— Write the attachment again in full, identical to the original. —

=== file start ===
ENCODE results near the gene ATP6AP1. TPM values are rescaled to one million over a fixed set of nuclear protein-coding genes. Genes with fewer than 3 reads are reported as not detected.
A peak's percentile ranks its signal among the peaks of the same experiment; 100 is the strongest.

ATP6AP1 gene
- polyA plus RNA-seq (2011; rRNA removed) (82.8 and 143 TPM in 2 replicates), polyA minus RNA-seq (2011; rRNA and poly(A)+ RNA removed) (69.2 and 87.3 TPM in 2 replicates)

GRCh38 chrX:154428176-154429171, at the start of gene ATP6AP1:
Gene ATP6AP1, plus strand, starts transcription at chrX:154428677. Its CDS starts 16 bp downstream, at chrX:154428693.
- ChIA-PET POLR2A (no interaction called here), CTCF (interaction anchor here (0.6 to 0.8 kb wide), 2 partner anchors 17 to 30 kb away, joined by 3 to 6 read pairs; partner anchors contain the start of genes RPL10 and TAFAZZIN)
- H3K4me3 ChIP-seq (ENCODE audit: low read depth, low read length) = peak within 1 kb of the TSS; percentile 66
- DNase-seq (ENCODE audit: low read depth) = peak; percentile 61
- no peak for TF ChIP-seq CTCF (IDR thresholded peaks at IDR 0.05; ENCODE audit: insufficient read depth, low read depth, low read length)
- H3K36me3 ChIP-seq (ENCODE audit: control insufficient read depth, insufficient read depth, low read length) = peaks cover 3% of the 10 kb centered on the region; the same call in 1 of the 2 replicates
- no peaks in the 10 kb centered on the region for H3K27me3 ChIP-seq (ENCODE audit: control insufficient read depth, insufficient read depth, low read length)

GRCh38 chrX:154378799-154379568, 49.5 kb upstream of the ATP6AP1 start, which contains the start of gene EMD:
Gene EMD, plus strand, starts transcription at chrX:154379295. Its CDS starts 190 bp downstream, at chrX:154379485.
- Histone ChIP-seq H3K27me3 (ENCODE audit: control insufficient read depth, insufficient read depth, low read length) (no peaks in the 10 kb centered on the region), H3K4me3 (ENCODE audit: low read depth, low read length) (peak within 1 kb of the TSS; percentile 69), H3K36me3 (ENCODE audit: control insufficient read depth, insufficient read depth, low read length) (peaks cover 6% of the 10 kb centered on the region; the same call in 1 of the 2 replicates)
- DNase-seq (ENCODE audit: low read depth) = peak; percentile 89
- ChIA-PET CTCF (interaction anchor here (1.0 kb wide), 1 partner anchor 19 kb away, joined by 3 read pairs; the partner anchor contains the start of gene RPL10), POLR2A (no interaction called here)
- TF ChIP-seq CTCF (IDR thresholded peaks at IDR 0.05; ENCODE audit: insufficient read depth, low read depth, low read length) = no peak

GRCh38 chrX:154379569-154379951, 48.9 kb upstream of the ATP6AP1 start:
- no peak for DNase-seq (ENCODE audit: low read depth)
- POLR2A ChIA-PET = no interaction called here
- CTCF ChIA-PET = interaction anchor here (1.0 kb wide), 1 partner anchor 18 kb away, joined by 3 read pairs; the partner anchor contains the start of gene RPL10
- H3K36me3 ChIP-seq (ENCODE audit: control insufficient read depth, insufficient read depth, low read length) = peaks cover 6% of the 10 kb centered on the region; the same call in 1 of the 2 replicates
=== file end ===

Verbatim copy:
ENCODE results near the gene ATP6AP1. TPM values are rescaled to one million over a fixed set of nuclear protein-coding genes. Genes with fewer than 3 reads are reported as not detected.
A peak's percentile ranks its signal among the peaks of the same experiment; 100 is the strongest.

ATP6AP1 gene
- polyA plus RNA-seq (2011; rRNA removed) (82.8 and 143 TPM in 2 replicates), polyA minus RNA-seq (2011; rRNA and poly(A)+ RNA removed) (69.2 and 87.3 TPM in 2 replicates)

GRCh38 chrX:154428176-154429171, at the start of gene ATP6AP1:
Gene ATP6AP1, plus strand, starts transcription at chrX:154428677. Its CDS starts 16 bp downstream, at chrX:154428693.
- ChIA-PET POLR2A (no interaction called here), CTCF (interaction anchor here (0.6 to 0.8 kb wide), 2 partner anchors 17 to 30 kb away, joined by 3 to 6 read pairs; partner anchors contain the start of genes RPL10 and TAFAZZIN)
- H3K4me3 ChIP-seq (ENCODE audit: low read depth, low read length) = peak within 1 kb of the TSS; percentile 66
- DNase-seq (ENCODE audit: low read depth) = peak; percentile 61
- no peak for TF ChIP-seq CTCF (IDR thresholded peaks at IDR 0.05; ENCODE audit: insufficient read depth, low read depth, low read length)
- H3K36me3 ChIP-seq (ENCODE audit: control insufficient read depth, insufficient read depth, low read length) = peaks cover 3% of the 10 kb centered on the region; the same call in 1 of the 2 replicates
- no peaks in the 10 kb centered on the region for H3K27me3 ChIP-seq (ENCODE audit: control insufficient read depth, insufficient read depth, low read length)

GRCh38 chrX:154378799-154379568, 49.5 kb upstream of the ATP6AP1 start, which contains the start of gene EMD:
Gene EMD, plus strand, starts transcription at chrX:154379295. Its CDS starts 190 bp downstream, at chrX:154379485.
- Histone ChIP-seq H3K27me3 (ENCODE audit: control insufficient read depth, insufficient read depth, low read length) (no peaks in the 10 kb centered on the region), H3K4me3 (ENCODE audit: low read depth, low read length) (peak within 1 kb of the TSS; percentile 69), H3K36me3 (ENCODE audit: control insufficient read depth, insufficient read depth, low read length) (peaks cover 6% of the 10 kb centered on the region; the same call in 1 of the 2 replicates)
- DNase-seq (ENCODE audit: low read depth) = peak; percentile 89
- ChIA-PET CTCF (interaction anchor here (1.0 kb wide), 1 partner anchor 19 kb away, joined by 3 read pairs; the partner anchor contains the start of gene RPL10), POLR2A (no interaction called here)
- TF ChIP-seq CTCF (IDR thresholded peaks at IDR 0.05; ENCODE audit: insufficient read depth, low read depth, low read length) = no peak

GRCh38 chrX:154379569-154379951, 48.9 kb upstream of the ATP6AP1 start:
- no peak for DNase-seq (ENCODE audit: low read depth)
- POLR2A ChIA-PET = no interaction called here
- CTCF ChIA-PET = interaction anchor here (1.0 kb wide), 1 partner anchor 18 kb away, joined by 3 read pairs; the partner anchor contains the start of gene RPL10
- H3K36me3 ChIP-seq (ENCODE audit: control insufficient read depth, insufficient read depth, low read length) = peaks cover 6% of the 10 kb centered on the region; the same call in 1 of the 2 replicates